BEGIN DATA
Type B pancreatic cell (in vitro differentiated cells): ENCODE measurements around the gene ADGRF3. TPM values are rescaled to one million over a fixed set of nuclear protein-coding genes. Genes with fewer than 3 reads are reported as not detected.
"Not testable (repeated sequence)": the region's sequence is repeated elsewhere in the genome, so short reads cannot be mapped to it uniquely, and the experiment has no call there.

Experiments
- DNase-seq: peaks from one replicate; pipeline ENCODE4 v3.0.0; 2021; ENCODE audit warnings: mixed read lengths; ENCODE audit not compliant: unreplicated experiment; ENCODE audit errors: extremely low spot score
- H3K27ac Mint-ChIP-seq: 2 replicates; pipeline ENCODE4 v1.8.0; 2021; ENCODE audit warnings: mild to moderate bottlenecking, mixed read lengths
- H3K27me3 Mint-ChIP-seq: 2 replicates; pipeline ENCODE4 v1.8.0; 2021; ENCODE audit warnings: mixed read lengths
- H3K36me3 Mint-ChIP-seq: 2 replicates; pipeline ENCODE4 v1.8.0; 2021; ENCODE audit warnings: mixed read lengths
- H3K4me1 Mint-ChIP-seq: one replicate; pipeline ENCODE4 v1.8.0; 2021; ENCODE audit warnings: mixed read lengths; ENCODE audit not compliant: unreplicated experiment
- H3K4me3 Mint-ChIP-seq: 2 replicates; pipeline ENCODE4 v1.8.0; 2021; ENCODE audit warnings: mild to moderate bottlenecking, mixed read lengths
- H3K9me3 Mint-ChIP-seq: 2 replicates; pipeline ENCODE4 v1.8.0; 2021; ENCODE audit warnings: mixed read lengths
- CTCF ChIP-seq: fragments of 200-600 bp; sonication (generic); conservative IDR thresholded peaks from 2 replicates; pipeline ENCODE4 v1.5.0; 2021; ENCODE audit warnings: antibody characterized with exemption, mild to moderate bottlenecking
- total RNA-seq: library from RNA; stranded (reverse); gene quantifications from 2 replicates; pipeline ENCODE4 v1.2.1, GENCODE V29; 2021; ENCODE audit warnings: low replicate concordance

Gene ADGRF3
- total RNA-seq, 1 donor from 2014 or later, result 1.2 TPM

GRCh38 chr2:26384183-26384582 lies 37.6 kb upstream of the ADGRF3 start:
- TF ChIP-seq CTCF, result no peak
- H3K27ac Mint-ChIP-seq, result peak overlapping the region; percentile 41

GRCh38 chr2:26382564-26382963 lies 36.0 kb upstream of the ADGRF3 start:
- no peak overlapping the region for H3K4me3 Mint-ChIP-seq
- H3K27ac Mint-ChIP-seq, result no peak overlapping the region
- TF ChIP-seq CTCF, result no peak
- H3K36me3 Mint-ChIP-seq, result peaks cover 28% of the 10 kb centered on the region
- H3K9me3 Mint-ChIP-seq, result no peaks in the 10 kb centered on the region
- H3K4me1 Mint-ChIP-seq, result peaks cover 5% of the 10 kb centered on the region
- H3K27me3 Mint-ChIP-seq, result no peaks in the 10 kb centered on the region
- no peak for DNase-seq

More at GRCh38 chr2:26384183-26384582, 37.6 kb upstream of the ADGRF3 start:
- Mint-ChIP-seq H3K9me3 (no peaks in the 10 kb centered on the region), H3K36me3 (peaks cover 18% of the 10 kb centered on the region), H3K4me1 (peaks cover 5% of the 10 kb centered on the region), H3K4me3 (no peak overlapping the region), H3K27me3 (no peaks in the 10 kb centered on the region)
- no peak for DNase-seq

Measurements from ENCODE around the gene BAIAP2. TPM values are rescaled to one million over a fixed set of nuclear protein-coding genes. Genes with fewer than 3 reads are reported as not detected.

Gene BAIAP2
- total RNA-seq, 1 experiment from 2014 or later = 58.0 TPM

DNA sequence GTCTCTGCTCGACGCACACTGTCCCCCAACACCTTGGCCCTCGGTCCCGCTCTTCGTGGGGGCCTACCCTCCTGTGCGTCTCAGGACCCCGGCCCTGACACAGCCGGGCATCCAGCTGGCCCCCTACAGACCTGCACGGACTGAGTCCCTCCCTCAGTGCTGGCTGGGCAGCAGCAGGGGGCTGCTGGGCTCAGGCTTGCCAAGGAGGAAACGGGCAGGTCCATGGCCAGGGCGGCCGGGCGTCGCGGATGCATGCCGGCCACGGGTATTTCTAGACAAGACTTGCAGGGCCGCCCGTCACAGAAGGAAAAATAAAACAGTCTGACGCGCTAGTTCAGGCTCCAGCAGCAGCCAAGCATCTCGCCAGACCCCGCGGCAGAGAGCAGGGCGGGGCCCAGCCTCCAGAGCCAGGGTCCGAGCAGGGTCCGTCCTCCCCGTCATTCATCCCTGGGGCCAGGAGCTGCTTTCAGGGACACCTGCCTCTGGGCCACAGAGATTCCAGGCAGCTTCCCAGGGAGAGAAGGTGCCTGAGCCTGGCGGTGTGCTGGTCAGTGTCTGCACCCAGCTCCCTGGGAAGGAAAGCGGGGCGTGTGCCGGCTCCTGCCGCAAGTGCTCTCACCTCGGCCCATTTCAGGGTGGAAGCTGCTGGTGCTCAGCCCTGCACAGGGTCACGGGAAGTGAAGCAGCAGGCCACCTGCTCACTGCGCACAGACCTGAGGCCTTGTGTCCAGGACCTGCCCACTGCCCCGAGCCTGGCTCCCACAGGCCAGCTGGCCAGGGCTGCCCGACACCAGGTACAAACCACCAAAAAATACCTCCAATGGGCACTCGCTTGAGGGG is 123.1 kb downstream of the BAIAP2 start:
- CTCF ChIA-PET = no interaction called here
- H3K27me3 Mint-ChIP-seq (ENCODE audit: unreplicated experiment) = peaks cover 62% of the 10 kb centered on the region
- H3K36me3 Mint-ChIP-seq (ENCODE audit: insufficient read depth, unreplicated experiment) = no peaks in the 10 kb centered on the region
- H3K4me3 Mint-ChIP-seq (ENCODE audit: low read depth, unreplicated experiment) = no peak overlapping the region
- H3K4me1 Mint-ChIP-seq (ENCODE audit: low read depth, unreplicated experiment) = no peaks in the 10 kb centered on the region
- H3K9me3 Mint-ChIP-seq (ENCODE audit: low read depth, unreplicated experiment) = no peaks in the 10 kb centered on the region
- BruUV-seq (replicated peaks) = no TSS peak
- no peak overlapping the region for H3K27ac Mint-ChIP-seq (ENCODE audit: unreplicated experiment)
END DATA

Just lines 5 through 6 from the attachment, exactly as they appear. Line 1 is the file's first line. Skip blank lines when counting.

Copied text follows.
- H3K27ac Mint-ChIP-seq: 2 replicates; pipeline ENCODE4 v1.8.0; 2021; ENCODE audit warnings: mild to moderate bottlenecking, mixed read lengths
- H3K27me3 Mint-ChIP-seq: 2 replicates; pipeline ENCODE4 v1.8.0; 2021; ENCODE audit warnings: mixed read lengths